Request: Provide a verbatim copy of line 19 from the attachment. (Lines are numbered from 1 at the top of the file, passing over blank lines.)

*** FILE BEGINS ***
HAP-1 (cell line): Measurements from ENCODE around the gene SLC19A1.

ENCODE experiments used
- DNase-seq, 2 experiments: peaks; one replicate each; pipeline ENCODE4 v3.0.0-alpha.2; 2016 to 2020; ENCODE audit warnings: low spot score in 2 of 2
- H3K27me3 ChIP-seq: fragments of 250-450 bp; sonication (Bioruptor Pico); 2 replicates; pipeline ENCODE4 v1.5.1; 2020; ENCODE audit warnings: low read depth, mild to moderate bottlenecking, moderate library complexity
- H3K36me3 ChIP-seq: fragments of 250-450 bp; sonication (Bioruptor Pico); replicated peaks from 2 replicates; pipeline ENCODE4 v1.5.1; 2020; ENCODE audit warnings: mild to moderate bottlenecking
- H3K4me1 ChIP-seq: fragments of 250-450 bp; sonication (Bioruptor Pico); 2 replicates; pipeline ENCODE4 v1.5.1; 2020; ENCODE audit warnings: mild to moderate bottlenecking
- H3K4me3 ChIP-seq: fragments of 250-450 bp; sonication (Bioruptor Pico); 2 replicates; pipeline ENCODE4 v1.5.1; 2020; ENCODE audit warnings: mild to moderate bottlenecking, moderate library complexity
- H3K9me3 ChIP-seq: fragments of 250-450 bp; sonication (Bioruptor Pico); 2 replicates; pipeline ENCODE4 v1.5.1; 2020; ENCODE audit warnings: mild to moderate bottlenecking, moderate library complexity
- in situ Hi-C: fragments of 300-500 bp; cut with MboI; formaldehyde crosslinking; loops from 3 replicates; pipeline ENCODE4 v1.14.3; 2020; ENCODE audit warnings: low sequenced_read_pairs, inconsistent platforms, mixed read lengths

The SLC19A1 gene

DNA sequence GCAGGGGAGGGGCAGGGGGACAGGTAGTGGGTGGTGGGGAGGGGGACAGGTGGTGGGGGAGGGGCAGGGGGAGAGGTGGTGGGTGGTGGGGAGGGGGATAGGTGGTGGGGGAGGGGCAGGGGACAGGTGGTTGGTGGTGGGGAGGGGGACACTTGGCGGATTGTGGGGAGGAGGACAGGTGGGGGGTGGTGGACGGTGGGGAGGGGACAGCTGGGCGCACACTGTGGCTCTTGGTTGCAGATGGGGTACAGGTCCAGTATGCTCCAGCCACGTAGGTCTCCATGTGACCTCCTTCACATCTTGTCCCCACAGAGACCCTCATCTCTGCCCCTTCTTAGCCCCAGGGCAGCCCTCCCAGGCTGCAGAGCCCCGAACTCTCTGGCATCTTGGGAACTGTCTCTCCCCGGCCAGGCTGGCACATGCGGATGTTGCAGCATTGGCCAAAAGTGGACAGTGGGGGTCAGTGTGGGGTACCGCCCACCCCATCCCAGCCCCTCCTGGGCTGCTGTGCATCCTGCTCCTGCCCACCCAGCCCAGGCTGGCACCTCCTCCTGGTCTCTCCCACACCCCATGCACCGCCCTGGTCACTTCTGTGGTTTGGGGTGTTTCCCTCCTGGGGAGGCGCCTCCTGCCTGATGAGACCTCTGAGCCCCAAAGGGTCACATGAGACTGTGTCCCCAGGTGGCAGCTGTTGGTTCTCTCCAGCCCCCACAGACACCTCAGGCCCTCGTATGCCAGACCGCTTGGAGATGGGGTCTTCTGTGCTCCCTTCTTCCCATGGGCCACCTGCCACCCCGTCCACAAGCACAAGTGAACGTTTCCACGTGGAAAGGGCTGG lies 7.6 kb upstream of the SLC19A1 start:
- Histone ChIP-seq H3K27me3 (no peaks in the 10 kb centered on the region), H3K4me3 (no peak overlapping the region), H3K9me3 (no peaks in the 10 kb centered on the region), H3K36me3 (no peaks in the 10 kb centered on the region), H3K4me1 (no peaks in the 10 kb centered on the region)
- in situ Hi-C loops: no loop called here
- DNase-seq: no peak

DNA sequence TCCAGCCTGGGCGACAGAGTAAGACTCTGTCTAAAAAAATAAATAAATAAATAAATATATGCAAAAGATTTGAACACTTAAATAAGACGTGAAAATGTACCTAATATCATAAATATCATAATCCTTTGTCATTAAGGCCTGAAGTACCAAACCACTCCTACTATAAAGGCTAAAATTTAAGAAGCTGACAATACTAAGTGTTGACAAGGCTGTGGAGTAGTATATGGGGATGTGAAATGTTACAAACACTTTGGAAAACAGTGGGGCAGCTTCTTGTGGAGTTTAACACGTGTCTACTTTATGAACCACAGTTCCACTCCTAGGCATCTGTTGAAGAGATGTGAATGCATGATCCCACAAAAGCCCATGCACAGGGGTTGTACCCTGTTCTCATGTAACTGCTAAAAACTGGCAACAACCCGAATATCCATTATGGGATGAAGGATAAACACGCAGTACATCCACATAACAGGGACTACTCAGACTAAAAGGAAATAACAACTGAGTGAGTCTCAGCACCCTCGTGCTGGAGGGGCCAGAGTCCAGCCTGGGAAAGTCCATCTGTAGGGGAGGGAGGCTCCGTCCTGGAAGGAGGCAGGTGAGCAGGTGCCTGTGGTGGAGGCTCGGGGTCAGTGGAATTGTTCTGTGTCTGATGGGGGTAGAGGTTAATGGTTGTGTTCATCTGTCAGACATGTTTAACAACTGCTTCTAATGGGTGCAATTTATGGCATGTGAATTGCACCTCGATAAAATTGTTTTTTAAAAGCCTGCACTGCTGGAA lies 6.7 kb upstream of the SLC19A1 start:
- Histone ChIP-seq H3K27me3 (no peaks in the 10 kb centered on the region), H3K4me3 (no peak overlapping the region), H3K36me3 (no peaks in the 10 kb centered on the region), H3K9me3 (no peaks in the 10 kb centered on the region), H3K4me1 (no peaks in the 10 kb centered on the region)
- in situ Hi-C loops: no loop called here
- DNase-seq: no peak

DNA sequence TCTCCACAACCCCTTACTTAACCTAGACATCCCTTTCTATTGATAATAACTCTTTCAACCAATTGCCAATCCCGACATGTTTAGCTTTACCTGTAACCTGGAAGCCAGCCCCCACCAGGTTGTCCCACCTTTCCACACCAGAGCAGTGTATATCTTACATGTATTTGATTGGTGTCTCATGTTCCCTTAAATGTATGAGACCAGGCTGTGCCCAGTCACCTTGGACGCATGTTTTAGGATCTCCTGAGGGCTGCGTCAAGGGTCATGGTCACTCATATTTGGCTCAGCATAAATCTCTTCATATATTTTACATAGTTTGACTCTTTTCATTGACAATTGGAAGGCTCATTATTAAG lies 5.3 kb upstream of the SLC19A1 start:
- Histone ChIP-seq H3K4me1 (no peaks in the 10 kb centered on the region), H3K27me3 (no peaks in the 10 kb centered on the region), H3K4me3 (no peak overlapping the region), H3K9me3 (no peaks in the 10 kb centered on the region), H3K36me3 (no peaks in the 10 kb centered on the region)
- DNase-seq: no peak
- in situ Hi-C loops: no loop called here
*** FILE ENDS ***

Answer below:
DNA sequence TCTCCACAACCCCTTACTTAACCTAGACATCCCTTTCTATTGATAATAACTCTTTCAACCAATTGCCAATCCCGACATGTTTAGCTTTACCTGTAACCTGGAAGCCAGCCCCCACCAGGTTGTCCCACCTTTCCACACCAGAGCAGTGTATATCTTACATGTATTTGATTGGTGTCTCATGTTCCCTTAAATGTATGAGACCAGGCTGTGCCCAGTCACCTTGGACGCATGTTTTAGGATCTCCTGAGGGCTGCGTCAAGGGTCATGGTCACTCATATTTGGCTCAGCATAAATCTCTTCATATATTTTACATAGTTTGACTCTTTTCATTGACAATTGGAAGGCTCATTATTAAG lies 5.3 kb upstream of the SLC19A1 start: